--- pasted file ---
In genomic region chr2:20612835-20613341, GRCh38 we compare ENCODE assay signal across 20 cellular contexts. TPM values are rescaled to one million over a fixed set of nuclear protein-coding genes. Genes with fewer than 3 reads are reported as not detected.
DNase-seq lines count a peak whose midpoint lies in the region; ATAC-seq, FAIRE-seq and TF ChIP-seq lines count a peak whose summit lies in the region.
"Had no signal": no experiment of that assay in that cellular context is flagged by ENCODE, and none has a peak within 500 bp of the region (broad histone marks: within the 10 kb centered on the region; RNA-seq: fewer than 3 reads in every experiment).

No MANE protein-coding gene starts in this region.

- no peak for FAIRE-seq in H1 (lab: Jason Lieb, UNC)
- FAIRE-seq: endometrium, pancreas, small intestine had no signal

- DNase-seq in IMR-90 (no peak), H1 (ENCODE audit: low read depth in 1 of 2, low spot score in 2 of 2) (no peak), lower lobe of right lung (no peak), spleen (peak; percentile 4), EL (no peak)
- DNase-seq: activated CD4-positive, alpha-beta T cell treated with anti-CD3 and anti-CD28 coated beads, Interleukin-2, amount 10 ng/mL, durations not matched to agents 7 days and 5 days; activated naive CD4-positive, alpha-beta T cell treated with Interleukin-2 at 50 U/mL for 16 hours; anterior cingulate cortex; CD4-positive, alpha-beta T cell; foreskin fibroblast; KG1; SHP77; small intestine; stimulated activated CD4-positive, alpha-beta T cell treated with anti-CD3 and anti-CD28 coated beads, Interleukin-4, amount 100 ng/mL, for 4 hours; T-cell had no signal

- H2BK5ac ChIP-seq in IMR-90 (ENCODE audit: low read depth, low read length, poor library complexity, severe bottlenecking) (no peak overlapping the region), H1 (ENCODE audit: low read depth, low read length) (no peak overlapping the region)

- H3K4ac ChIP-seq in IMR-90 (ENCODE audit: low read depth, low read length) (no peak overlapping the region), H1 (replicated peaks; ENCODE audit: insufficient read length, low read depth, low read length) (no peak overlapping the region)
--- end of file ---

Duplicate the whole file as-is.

In genomic region chr2:20612835-20613341, GRCh38 we compare ENCODE assay signal across 20 cellular contexts. TPM values are rescaled to one million over a fixed set of nuclear protein-coding genes. Genes with fewer than 3 reads are reported as not detected.
DNase-seq lines count a peak whose midpoint lies in the region; ATAC-seq, FAIRE-seq and TF ChIP-seq lines count a peak whose summit lies in the region.
"Had no signal": no experiment of that assay in that cellular context is flagged by ENCODE, and none has a peak within 500 bp of the region (broad histone marks: within the 10 kb centered on the region; RNA-seq: fewer than 3 reads in every experiment).

No MANE protein-coding gene starts in this region.

- no peak for FAIRE-seq in H1 (lab: Jason Lieb, UNC)
- FAIRE-seq: endometrium, pancreas, small intestine had no signal

- DNase-seq in IMR-90 (no peak), H1 (ENCODE audit: low read depth in 1 of 2, low spot score in 2 of 2) (no peak), lower lobe of right lung (no peak), spleen (peak; percentile 4), EL (no peak)
- DNase-seq: activated CD4-positive, alpha-beta T cell treated with anti-CD3 and anti-CD28 coated beads, Interleukin-2, amount 10 ng/mL, durations not matched to agents 7 days and 5 days; activated naive CD4-positive, alpha-beta T cell treated with Interleukin-2 at 50 U/mL for 16 hours; anterior cingulate cortex; CD4-positive, alpha-beta T cell; foreskin fibroblast; KG1; SHP77; small intestine; stimulated activated CD4-positive, alpha-beta T cell treated with anti-CD3 and anti-CD28 coated beads, Interleukin-4, amount 100 ng/mL, for 4 hours; T-cell had no signal

- H2BK5ac ChIP-seq in IMR-90 (ENCODE audit: low read depth, low read length, poor library complexity, severe bottlenecking) (no peak overlapping the region), H1 (ENCODE audit: low read depth, low read length) (no peak overlapping the region)

- H3K4ac ChIP-seq in IMR-90 (ENCODE audit: low read depth, low read length) (no peak overlapping the region), H1 (replicated peaks; ENCODE audit: insufficient read length, low read depth, low read length) (no peak overlapping the region)